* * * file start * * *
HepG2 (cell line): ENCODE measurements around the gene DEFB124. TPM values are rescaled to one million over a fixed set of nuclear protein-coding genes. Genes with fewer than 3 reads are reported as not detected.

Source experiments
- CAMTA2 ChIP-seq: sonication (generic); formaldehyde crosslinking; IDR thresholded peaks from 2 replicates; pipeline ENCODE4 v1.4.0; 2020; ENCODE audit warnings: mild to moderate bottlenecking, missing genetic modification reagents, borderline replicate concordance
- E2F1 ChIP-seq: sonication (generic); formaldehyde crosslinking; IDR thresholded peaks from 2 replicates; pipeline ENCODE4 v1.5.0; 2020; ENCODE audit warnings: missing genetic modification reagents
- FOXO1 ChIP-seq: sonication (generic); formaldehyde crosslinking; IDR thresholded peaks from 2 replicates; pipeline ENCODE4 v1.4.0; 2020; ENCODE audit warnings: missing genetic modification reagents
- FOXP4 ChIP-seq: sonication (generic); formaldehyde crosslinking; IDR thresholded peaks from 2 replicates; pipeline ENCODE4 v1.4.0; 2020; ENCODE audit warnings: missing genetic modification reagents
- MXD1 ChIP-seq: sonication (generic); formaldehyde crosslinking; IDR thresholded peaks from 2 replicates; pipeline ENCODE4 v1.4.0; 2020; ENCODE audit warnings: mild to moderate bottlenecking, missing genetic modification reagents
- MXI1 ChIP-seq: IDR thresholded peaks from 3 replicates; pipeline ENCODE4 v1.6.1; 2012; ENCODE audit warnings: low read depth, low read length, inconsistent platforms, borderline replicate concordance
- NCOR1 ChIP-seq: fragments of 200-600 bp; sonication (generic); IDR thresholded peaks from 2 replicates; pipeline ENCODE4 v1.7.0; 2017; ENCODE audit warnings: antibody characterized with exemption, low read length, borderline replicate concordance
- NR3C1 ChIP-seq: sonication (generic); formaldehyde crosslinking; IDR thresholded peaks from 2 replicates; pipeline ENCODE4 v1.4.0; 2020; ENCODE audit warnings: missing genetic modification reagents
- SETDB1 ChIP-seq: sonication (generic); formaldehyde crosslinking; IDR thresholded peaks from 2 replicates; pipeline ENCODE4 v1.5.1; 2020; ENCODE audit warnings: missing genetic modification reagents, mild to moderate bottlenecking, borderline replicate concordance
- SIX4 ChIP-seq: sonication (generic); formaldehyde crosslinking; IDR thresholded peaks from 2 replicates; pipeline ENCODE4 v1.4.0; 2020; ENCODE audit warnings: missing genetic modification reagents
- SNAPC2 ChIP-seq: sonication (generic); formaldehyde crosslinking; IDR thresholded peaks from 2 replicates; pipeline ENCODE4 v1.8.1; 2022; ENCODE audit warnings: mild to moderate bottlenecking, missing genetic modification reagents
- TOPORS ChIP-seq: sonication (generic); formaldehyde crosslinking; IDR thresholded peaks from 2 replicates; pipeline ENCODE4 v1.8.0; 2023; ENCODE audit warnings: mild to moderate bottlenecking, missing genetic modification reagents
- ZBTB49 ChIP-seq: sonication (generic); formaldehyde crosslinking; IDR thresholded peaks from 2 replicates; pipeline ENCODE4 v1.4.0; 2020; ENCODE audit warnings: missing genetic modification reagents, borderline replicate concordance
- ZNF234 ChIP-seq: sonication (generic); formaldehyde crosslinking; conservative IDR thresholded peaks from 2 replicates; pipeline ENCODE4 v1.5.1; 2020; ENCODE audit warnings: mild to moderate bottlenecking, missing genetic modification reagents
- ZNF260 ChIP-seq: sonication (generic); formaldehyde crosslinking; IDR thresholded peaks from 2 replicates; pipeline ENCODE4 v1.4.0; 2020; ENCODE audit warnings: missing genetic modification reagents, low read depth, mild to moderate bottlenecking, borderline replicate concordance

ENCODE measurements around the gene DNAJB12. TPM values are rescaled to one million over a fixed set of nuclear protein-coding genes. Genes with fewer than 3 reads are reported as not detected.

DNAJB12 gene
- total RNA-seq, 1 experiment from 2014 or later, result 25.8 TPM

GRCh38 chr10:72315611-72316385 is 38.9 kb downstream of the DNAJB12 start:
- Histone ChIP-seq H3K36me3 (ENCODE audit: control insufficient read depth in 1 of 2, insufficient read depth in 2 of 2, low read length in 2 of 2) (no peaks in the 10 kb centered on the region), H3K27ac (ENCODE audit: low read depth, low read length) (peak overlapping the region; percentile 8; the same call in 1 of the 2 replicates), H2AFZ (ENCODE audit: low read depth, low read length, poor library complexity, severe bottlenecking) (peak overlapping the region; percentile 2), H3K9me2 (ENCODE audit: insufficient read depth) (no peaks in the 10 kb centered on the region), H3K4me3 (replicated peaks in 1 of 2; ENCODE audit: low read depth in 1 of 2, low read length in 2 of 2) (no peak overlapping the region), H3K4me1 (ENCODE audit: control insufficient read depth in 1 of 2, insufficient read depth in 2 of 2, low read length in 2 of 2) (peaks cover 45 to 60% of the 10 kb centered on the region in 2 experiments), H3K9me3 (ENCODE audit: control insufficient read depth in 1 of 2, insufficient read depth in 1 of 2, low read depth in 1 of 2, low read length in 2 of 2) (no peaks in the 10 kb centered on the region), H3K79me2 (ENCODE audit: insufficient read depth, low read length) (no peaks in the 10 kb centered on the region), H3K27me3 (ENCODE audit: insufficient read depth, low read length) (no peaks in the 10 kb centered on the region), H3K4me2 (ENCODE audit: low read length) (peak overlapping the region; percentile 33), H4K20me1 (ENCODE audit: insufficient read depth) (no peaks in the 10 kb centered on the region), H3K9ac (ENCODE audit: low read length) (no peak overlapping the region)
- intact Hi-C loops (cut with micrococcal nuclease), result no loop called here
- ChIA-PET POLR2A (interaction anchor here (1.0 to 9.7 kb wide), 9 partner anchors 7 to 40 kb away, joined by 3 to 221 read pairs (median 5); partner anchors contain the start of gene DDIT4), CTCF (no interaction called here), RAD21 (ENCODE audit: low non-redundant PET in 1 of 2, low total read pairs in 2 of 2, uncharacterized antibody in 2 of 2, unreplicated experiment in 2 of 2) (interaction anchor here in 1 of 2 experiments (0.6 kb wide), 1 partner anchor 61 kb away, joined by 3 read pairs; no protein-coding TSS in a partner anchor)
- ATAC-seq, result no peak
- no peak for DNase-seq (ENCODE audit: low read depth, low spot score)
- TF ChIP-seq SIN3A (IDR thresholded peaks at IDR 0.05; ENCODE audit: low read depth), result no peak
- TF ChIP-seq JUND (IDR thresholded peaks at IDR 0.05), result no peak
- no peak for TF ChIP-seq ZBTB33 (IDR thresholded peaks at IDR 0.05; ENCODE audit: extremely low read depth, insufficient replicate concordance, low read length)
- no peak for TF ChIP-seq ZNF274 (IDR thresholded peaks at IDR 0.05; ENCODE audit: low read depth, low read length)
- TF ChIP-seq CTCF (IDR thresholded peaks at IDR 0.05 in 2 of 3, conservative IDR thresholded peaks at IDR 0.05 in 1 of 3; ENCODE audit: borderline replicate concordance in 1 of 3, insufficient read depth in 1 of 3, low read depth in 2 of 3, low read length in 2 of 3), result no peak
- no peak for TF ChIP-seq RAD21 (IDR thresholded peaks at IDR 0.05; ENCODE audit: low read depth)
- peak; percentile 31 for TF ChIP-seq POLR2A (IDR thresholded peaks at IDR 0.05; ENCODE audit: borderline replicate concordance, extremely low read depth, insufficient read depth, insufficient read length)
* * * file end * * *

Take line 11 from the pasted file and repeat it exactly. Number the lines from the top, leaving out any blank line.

- SETDB1 ChIP-seq: sonication (generic); formaldehyde crosslinking; IDR thresholded peaks from 2 replicates; pipeline ENCODE4 v1.5.1; 2020; ENCODE audit warnings: missing genetic modification reagents, mild to moderate bottlenecking, borderline replicate concordance